If a sponsor asks you to post a “do follow” link in your post, be very wary. This is a shady practice that I see sponsors ask for and it can be very tempting when they dangle money in front of you. Sponsors who ask for this upfront know that it is wrong and they know that you are the one 100% at risk when you add a do follow link for sponsored content.

Here’s a quick vid on how to add “nofollow” tags to your links:


I no longer recommend using a plugin to automatically add “nofollow” tags to your links for the following reasons:

  • Plugins can be buggy and might not work all of the time
  • If you ever decide to drop the plugin, all of your “nofollow” links could become “dofollow” or drop the “nofollow” attribute. You’ll then need to go in and manually code all of the links as “nofollow” anyways.

A best practice is to manually code the links as “nofollow” as you drop them into your posts and save yourself any future hassle. You can check your work by using the Chrome NoFollow Extension. It will outline the nofollow links on ANY site with a red box so you can see if your links are all properly coded. Here’s what it looks like in action, on this sponsored post from Just JP:


I check all of my sponsored posts and posts with affiliate links using this tool – it has helped me so much because I always miss coding ONE link as “nofollow”. You don’t want the sponsor to email you about editing a silly mistake like that! If you have your photos linked to affiliate or sponsor links, this Chrome extension will pick that up too if they are coded as “nofollow”.  You can see in the image above how my linked photo is outlined in red because the extension has picked it up as having a “nofollow” tag.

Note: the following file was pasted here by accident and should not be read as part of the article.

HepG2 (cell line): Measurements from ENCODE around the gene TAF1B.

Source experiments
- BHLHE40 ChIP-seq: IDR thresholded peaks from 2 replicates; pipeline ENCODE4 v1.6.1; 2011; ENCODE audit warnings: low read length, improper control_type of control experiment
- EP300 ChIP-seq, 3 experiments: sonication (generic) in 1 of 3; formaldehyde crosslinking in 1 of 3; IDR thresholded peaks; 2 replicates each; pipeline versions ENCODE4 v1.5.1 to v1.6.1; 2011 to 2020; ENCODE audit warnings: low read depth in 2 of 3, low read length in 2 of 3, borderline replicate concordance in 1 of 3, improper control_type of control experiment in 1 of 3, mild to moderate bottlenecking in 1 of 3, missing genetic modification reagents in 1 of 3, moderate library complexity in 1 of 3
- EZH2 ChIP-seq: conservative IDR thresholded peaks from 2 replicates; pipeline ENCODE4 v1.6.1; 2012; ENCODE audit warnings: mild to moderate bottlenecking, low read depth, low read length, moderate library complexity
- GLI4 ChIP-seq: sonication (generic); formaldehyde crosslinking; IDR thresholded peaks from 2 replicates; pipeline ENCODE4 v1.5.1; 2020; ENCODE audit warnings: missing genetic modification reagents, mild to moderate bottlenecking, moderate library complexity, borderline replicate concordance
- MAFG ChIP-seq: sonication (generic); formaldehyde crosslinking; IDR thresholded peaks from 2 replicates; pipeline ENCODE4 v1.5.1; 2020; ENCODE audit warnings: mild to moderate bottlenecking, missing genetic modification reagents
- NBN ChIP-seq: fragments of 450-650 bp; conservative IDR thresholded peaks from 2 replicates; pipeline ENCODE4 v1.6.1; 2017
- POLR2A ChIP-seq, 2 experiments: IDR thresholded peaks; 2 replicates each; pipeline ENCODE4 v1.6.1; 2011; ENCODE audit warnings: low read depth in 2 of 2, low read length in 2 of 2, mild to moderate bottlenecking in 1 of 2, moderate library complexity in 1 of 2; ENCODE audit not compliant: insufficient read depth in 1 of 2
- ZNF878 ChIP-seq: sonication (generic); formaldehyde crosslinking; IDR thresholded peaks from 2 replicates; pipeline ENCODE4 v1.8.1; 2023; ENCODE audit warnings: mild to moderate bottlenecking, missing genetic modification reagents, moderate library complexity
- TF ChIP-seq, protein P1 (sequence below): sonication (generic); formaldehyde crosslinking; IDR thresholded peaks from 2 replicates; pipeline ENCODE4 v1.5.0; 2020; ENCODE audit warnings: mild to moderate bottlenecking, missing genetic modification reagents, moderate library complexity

Are you using “nofollow” links now? If not, do you plan to start using them on your blog? Let me know in the comments!

rmw 2016


About the Author Jennifer Priest

A craft industry professional for over 14 years, Jennifer Priest has been featured in major publications and online by the likes of Apartment Therapy and MSNBC. Jennifer's digital marketing consulting firm, Smart Creative Social, has a prestigious client list in the craft and hobby industry, connecting influencers with brands, developing digital marketing strategy, and guiding clients in creating a solid social media strategy for their brand.

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16 Reasons to go to SoFabUOTR says February 16, 2015

[…] What is “No Follow” and When Do I Need It? […]

Angelica Suarez says March 26, 2015

Jennifer – great post! I’ll admit I had never truly understood “no-follow” links, and I’ve been blogging for over 10 years! Good stuff to know. Thanks!

    Jennifer Priest says March 27, 2015

    Yay! Yeah, they were super confusing to me too and all the info I could find about them was confusing tech speak. Glad you found this helpful.

Leanna says March 8, 2018

Hi Jennifer – I have never done any affiliate marketing as I was unsure of the legalities of it. This is very very helpful. Thank you.

    Jennifer Priest says March 9, 2018

    So glad you found this helpful!!